Transport

The watcher of the roads

Roads enthusiast Wesley Johnston spoke to Adam Morton about his passion for road networks and his Northern Ireland roads website.

 

A decade ago Wesley Johnston launched the Northern Ireland Roads Site. The website aims to collate all publicly available information about developments in Northern Ireland’s road network in one place, using language that can be understood by everybody.

 

There is no doubt his work has proven to be a useful resource for many in Northern Ireland at one time or another, whether it’s checking on the latest road developments delaying your journey to work or reading up on works that may be planned near your home, but just how did Johnston discover his passion for roads?

 

“My interest in roads developed out of my childhood interest in maps,” said Johnston. “If you spend any time looking at maps of Northern Ireland you’ll notice a lot of strange things about our road network like the splitting of the outer ring at Belvoir and the bit of the M2 at Ballymena that is not joined to the rest of the M2. My father, Alan Johnston, was a transport enthusiast and knew a lot about Irish railways so I suppose I have simply followed in his footsteps.”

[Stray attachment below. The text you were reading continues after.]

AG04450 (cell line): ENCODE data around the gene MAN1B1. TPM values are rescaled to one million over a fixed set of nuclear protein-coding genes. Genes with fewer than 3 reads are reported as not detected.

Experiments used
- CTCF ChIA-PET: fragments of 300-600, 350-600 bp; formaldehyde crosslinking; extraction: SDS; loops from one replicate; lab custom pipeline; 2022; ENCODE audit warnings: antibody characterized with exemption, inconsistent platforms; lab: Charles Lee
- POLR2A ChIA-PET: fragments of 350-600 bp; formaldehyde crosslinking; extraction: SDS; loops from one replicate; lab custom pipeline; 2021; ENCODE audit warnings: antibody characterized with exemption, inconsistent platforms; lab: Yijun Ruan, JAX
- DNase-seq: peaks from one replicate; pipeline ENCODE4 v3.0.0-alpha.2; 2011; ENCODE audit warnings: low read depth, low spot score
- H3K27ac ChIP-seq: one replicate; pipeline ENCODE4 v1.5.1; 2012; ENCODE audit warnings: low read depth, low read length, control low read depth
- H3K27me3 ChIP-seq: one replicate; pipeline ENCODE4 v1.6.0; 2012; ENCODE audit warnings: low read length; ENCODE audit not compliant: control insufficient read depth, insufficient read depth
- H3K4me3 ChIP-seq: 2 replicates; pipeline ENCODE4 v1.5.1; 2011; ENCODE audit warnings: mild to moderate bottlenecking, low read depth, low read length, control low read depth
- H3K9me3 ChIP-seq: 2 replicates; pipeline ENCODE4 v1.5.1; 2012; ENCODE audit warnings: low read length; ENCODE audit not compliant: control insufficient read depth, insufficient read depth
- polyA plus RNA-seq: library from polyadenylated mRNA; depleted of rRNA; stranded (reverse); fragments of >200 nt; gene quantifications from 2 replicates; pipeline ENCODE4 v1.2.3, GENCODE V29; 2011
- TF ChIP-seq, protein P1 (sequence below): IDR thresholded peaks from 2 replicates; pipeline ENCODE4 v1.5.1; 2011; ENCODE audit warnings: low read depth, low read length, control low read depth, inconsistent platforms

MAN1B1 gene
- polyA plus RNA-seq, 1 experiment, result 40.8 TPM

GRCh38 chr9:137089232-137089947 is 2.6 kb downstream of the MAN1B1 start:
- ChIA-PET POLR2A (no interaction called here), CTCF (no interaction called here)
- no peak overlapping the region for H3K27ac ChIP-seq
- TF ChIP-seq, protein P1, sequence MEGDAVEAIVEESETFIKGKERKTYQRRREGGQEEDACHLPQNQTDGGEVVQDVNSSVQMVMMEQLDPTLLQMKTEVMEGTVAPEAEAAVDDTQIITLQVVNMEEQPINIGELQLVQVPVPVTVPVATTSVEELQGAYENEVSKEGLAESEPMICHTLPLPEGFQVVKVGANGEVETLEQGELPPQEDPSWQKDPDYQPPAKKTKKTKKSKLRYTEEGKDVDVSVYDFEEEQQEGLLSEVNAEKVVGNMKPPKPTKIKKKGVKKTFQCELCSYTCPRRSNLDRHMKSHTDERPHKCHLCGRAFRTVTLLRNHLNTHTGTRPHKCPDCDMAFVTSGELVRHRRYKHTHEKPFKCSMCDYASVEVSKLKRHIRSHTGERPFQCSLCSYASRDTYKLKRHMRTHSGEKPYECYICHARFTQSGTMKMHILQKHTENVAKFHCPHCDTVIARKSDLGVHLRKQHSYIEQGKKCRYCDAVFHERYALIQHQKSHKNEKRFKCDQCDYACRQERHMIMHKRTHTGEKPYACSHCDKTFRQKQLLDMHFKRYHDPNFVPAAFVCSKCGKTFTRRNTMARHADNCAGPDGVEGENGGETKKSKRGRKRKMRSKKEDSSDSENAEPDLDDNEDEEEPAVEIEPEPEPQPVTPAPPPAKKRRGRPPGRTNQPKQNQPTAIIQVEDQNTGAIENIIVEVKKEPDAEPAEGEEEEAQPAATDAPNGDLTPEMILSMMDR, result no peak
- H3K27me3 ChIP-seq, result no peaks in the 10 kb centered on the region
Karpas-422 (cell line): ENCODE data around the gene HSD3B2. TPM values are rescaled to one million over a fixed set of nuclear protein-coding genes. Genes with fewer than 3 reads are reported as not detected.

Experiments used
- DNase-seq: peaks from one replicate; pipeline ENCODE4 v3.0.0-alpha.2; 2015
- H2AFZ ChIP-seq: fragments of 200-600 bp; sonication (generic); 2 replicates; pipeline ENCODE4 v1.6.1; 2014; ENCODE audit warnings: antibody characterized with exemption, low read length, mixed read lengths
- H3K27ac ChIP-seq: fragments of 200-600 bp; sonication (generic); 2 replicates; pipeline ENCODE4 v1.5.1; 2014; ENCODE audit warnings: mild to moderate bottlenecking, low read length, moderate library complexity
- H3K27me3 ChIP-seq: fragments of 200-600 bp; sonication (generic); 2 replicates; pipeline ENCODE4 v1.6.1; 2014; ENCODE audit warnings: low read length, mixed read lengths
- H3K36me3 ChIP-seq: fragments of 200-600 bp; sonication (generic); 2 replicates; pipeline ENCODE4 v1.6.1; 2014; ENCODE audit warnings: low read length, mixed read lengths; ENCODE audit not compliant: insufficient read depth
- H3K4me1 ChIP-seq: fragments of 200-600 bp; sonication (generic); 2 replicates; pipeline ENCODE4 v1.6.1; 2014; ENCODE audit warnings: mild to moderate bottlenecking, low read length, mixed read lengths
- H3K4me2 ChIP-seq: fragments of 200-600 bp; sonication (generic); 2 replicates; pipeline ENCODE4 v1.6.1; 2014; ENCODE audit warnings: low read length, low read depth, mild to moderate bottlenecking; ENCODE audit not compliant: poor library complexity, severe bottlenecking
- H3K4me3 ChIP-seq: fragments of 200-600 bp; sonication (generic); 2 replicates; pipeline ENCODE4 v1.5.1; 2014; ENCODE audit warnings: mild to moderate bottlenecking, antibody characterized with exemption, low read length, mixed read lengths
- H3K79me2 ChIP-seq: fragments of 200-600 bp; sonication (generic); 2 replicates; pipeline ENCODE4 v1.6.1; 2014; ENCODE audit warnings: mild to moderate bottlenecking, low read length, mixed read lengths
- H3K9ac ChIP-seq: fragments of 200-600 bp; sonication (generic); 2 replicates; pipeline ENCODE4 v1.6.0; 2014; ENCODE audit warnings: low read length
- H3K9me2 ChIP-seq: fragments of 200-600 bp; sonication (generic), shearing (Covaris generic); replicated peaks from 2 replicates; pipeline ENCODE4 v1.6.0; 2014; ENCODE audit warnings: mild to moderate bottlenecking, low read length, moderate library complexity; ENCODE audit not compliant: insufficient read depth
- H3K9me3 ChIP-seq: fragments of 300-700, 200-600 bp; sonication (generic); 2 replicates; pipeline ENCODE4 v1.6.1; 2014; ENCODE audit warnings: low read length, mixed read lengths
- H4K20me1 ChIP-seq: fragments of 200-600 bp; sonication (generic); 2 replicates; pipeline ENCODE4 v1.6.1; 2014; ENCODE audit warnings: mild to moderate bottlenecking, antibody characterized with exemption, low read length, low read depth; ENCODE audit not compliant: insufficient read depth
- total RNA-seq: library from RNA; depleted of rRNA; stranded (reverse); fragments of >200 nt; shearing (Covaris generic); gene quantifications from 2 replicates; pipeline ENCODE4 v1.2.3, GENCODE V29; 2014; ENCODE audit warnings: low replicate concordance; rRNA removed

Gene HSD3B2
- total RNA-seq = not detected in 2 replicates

As for the state of Northern Ireland’s road network, it is Johnston’s belief that in global terms we have a very good road network, but when comparing our roads with countries closer to home, especially the Republic of Ireland, we have a lot of work to do.

 

“The new roads that we build are of a very high standard but we are lagging behind in dual carriageway standards. We have the same design and standards of new roads as England, Scotland and Wales so the new roads we build are usually very good. It’s just upgrading the roads we have that we are not so good at.”

 

 

According to Johnston, the roads connecting Northern Ireland’s two biggest cities, Belfast and Derry, need major improvement and he is pleased to see that the A6 scheme will go ahead as soon as funding is allocated. The other scheme Johnston feels is vital is the upgrade to the York Street interchange. Currently this set of traffic lights connects the three busiest roads in Northern Ireland (M1, M2 and Westlink). The proposed scheme will create a series of flyovers and underpasses that will, in Johnston’s view, improve traffic flow by taking long distance traffic off the local road network at York Street.

 

Clearly, the website is Johnston’s passion but he also takes great pride in using his knowledge to help other people: “Very occasionally, someone will contact me concerned about a project near where they live and I have been able to point them in the direction of the appropriate person at the Department for Regional Development, it’s great to be able to help people like that,” he said.

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